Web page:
Environmental campaigners urged to clean up protest camp
ENVIRONMENTAL campaigners who opposed an oil drilling operation in Co Antrim have been urged to clean up their own protest camp.
The sight of tents, sleeping bags, barbecues, chairs and even betting slips at the seemingly deserted camp was attracting the attention of passers-by on Monday at Woodburn Forest near Carrickfergus.
It is understood a 24-hour presence is no longer being maintained by protesters since a decision by InfraStrata to abandon its plans earlier this month after failing to find oil.
However, the campaigners have vowed that the protest camp will remain until the company finishes the withdrawal process.
A series of events have been held to celebrate InfraStrata's decision to cease drilling, with barbecue material left on the site and what appears to be a makeshift bar area exposed to the elements.
One resident on Monday was seen removing signs erected by objectors down the road from the protest hub.
A campaigner said: "People will be back and forth. There is no reason to be sitting about but the camp will be there until InfraStrata is out of it completely. The site will be left in a pristine condition when we leave."
The firm has pledged to "professionally restore" the Woodburn site, but campaigners remain concerned about potential contamination of the water supply resulting from the exploratory work.
They have insisted they will be seeking access to inspect the site once InfraStrata has left.
Mid and East Antrim Borough Council said it would be left with responsibility for clearing any litter or rubbish in the event the land was not fully cleared.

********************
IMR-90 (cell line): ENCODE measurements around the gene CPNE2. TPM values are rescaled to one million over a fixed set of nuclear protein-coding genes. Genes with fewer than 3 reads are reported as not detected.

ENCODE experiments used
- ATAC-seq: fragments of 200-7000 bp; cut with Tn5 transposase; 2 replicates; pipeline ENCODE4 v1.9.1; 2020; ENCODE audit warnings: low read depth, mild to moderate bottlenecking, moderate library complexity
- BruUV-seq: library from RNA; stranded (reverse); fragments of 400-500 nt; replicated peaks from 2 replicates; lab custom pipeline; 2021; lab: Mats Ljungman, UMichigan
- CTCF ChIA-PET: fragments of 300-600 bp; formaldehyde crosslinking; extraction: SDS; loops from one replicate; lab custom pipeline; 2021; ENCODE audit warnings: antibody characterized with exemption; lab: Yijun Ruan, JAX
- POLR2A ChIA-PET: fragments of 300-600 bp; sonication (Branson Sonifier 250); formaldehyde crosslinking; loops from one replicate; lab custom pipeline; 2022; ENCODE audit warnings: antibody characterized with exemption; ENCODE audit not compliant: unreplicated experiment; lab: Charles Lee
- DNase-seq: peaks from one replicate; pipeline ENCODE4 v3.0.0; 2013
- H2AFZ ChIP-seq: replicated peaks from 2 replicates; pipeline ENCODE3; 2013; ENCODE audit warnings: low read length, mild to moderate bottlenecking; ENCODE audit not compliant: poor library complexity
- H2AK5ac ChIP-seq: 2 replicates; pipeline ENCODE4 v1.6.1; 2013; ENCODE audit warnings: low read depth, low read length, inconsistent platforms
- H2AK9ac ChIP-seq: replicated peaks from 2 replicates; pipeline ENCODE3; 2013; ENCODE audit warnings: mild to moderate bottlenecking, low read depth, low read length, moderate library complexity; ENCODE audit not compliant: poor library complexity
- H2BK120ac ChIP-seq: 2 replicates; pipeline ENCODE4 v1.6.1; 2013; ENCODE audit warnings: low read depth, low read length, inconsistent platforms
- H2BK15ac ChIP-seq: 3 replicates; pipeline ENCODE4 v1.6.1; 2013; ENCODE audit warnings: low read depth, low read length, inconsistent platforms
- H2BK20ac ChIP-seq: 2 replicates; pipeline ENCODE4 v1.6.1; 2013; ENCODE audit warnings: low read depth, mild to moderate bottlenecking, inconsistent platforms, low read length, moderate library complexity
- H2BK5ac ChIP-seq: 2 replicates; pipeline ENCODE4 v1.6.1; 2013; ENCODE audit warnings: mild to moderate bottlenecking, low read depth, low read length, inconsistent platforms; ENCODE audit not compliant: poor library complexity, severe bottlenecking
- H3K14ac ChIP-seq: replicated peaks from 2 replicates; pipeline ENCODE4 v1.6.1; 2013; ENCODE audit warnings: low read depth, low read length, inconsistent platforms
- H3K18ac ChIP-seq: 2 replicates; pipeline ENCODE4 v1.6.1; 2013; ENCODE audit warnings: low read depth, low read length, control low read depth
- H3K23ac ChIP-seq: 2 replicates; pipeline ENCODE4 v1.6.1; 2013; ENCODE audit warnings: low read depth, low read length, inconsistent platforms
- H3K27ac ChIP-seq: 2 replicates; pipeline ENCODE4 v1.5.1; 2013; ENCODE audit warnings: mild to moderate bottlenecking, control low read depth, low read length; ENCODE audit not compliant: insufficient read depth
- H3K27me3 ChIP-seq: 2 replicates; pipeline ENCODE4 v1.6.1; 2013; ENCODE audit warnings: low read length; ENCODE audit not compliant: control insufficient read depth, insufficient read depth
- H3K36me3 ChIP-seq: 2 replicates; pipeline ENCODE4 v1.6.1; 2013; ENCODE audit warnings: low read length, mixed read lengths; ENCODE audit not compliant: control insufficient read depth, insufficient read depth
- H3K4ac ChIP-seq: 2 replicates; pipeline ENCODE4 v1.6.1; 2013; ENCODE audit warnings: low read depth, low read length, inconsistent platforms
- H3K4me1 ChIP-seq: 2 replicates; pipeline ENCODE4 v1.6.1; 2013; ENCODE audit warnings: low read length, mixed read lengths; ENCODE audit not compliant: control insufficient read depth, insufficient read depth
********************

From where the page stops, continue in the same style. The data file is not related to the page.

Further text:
UUP Carrick councillor John Stewart said: "I look forward to the whole area being put back to normal as quickly as possible, back to the way it was before the drill."
It is expected that InfraStrata will take a further four to six weeks to totally withdraw from the site, with delays by holidays over the July 12 period.
While most of the firm's drilling equipment has now been removed, extensive security fencing and CCTV systems remain.
Several Northern Ireland Water vehicles were also seen in the area on Monday.
It has previously said it had "no concerns" about drinking water.
However, the Stop the Drill campaign group has claimed there are still questions for NI Water, the NI Environment Agency, Mid and East Antrim Borough Council and the PSNI to answer.
In March, The Irish News reported that the Department of the Environment ignored a request for its views on the project - meaning that permission was granted by default.
The fall-out led the new infrastructure minister, Sinn Féin's Chris Hazzard, to propose a change in the law to require any exploration company to seek full planning permission for test drilling in future.
Several people have appeared in court charged in connection with protests at the site, and the overtime policing bill was running at more than £200,000 when InfraStrata's departure was announced.